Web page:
Are you interested in learning coding or web development? Do you keep finding yourself doubting if it is the right path for you? If this sounds familiar, read on. In today’s post, we will take a look at some of the most common coding myths to help you get over your doubts and start learning right away.

The world of tech and coding is filled with rumors and misconceptions. You might be pondering over questions like:

  • Do I need to be good at math?
  • Am I too old for learning coding?
  • Will I only be successful once I create the next Facebook or Twitter?

The bottom line is that anyone and everyone can learn how to code – regardless of their skills or who they are.

You don’t need to have great ideas or a master plan to create the next big tech startup. Just have fun with it, stay motivated, and maintain your confidence in yourself and in what you do.

Learning programming has never been easier than today. Not to mention that skilled developers are one of the most sought-after employees in the world right now.

So, stop worrying about not being good enough or not succeeding right away. Instead, use your time more wisely and start learning coding today!

Happy reading!

Here are a couple of related articles you may find interesting, too:

Let’s get started!

1. I need to be good at math to learn coding

This misconception is something I hear a lot, so let’s take care of it first.

When it comes to math skills for learning coding, you will need some basic calculus and algebra to understand the fundamentals of how computers work and what coding is about. However, you will not be working with any advanced-level math concepts in the future if you are interested in web development.

What really matters in programming and web development is the ability to approach problems in structured, creative ways and to solve them efficiently. Hence, you will need skills in logical thinking and plenty of patience and perseverance to keep you going.

And if you are not that good in solving problems yet, don’t worry. You will learn how to approach even the most complex of problems very quickly when you start learning coding.

Myth #1 busted!

2. I’m too old to start learning coding

It does not matter whether you are 20, 40, or 60. Anyone and everyone can learn how to code.

With coding, your age simply does not matter. What matters more is how much work you are willing to put into learning the things you are interested in.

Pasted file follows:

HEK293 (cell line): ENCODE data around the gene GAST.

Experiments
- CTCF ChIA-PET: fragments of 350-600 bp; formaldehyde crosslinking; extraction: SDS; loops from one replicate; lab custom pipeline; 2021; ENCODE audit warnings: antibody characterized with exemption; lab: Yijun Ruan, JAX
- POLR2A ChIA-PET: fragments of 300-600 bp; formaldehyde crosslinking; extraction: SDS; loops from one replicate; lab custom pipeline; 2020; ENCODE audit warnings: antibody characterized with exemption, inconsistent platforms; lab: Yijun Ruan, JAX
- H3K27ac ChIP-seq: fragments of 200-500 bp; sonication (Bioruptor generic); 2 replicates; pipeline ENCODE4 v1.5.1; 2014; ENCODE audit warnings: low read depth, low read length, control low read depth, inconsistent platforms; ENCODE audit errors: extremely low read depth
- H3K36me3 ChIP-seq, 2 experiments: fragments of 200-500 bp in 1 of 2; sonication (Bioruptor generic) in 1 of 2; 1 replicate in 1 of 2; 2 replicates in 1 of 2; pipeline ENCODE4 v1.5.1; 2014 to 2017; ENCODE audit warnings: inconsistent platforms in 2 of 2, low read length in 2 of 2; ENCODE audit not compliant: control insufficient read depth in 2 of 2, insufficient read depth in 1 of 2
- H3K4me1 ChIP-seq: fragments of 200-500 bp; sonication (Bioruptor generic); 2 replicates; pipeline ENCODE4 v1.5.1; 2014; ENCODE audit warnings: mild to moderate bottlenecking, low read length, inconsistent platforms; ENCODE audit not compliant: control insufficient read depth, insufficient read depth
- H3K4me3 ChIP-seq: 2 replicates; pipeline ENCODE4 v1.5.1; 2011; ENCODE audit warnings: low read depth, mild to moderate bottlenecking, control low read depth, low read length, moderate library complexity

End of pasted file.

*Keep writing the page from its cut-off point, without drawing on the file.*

Instead of seeing it as a negative, make your age, expertise, and wisdom into an advantage! Having 10 or 20 years of experience in a specific industry is something money just can’t buy. That experience is your #1 asset that you can amp up with some new skills in programming.

And don’t forget your network of contacts that you have created over the years!

Of course, age brings about some challenges when it comes to learning new things. However, if you really enjoy learning programming, that is all that matters. Having passion and confidence is much more powerful than simply having been born yesterday.

Just have fun with it, it is never too late to start learning!

3. Coding is for nerds


Coding is for everyone!

You do not have to worry about being overrun by nerds and LARPing foam sword fighters when you start your amazing journey into the wonderful world of coding.

The community around coding is incredibly welcoming and supporting. You will find plenty of like-minded people to connect with. Additionally, it is easy to meet people outside of your “social comfort zone”, finding common ground in topics around programming and tech sooner than you think.

So, it is time to get rid of thinking about stereotypes. Stop making silly excuses and start using your time for something more sensible. What could that be? Well, you could start by checking out some of my coding course recommendations for beginners.

4. I need to be really smart to learn programming

I have said this before and I will say it again: what matters the most is your drive, motivation, and hard work!

Anyone can learn how to code. Anyone. You simply need to be consistent, have a good plan for getting where you want to be, and then just do the necessary work step by step.

And remember: the more you practice, the easier things will become.

So, just start and see what happens. You can advance at your own pace, focus on what you find interesting, and just have fun with it. You have nothing to lose!

5. I need a college degree to start a career in programming

This assumption could not be further from the truth. And I would know, I’m a living proof of it myself.

There are not nearly as many developers out there with a college or university degree as you might think.

If you are interested in learning programming, you will not get far with learning just the theory by listening to a lecture. What you need is practice. A lot of it.

First, know what you want to build or create with coding. After that, start learning the tools you need to achieve that. The best way to learn how to code is to work on practical, real-world projects and write programs and code from scratch.

In short, a college degree is nice to have but it does not mean you can build and manage coding projects of your own. I have not met one single employer who is more interested in someone with a degree than in someone who has an awesome portfolio that speaks for itself.

When I first started to learn coding, I had no idea about what it was all about. I studied Economics but I hated disliked any statistical programming for data analysis we did at the university. Afterwards, my career revolved around finance and aviation, but I never wrote a single line of code or learned how computers really work. Then, I found my passion for coding and it just kept me going. I kept learning while working full-time and before I knew it I was a running my own web design business.

Common Coding Myths Busted

6. I only need to learn one programming language – the best one

Learning one programming language is a good start. However, in most cases it is not enough to start a career in tech, for example.

Any programming language is simply a means to an end: it is a tool to help you achieve something. Each programming language fits a specific purpose, either for work or study.